In 2015, the internationally acclaimed architect Galal Mahmoud undertook a large-scale redesigning of the Ambassador Relais & Châteaux, which reopened for season to great acclaim. And in 2016, the family collaborated with the same architect and went back to their roots with the renovation of K-hotels into a new cluster of luxury boutique hotels: reinvented as Naia, Kyma and Korali.
Even today, five years after stepping down as CEO, George Daktylides remains a busy man. His way of relaxing is to get involved in the new projects, as well as to ensure that all nine grandchildren have a steady supply of ‘real’ food. He does his rounds to every home once a week in a Toyota Hilux with trays of farm eggs on the passenger seat and homegrown lamb and goat’s meat in the back, as well as cheese and cake made by Eleftheria.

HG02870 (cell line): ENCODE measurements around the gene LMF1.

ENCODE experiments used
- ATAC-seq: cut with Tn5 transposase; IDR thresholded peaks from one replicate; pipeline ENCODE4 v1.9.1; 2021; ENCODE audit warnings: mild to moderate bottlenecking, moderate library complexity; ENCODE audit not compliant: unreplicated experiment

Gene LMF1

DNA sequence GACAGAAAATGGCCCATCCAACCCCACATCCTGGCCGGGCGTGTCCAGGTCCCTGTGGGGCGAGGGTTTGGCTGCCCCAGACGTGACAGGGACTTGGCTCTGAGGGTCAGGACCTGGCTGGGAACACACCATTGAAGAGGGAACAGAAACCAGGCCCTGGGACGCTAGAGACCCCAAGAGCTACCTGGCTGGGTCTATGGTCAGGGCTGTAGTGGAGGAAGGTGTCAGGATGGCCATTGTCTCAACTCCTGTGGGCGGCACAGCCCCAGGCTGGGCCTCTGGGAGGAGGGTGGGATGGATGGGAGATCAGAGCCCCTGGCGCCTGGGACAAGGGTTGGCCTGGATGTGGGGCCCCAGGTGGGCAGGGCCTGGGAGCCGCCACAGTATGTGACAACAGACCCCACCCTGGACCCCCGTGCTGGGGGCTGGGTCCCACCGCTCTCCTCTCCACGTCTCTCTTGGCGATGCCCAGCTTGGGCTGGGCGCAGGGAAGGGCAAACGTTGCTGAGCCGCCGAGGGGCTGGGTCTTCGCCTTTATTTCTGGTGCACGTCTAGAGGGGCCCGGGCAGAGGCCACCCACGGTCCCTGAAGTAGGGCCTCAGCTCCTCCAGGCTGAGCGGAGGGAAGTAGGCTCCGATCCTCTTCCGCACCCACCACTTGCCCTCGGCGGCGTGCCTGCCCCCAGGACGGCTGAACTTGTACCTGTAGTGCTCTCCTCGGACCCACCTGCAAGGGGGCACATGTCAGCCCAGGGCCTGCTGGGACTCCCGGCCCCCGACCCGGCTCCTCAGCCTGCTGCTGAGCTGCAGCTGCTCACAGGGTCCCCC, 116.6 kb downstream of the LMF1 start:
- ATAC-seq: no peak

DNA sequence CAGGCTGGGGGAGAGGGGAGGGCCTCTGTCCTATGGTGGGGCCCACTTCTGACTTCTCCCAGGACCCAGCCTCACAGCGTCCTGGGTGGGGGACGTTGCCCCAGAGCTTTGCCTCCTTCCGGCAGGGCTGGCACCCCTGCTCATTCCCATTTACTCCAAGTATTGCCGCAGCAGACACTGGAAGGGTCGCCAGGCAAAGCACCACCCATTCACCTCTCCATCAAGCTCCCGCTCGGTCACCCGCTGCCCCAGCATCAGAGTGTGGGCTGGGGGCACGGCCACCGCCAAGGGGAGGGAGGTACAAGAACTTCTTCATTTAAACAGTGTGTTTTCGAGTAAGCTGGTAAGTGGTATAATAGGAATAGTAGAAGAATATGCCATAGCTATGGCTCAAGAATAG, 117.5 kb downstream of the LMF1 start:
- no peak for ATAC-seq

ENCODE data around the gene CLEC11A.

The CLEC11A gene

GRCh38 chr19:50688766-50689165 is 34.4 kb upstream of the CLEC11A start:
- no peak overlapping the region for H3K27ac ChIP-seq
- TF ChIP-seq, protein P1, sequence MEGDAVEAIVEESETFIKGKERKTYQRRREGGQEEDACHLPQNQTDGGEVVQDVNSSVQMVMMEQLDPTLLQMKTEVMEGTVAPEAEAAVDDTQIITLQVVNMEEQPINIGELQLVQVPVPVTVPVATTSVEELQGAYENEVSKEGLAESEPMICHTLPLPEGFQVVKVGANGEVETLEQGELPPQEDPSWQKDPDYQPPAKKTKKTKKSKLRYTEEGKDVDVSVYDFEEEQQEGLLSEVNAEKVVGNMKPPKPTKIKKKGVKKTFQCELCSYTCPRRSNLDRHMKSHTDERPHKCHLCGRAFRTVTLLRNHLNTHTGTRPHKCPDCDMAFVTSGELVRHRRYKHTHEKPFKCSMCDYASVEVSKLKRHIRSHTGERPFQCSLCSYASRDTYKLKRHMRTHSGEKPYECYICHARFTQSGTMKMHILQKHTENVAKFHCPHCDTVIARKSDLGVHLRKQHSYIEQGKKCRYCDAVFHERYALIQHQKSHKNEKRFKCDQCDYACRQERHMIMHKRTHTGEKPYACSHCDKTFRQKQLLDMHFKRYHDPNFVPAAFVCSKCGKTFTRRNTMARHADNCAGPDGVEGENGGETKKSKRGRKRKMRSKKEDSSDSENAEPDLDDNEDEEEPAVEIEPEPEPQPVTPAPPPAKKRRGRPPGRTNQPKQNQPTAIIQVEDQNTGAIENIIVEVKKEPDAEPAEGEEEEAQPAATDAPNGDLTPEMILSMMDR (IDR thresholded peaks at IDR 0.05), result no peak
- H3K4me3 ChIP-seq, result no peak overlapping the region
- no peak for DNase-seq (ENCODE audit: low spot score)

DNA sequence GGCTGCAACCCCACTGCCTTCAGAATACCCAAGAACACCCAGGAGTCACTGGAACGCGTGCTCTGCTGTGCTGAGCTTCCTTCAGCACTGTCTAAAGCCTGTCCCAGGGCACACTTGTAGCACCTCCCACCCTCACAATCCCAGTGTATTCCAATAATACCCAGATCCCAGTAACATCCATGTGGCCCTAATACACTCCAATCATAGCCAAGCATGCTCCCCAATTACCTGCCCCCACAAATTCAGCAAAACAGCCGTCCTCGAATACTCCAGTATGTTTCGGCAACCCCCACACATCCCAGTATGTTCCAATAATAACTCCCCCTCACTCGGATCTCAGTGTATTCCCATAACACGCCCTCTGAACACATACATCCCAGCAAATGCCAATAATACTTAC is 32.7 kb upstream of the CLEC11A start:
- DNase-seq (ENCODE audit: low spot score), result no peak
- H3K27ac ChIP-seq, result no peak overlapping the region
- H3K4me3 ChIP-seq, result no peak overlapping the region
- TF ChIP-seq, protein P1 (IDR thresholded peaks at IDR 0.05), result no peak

‘Someone asked me once what wise advice our parents gave us along the way. My answer was short: they led by example. In French, I believe they have a term for it, l’éducation silencieuse. We are each other’s most honest critics and loyal allies. When we balance the pragmatic demands of a competitive business with deeply rooted emotions, we’re not just planning for a financial year, but also for the next generation.’
This sense of family and organic growth pervades the Korali. All members of staff feel the importance of staying grounded and pass on this quality in the personalized service with which they attend to guests.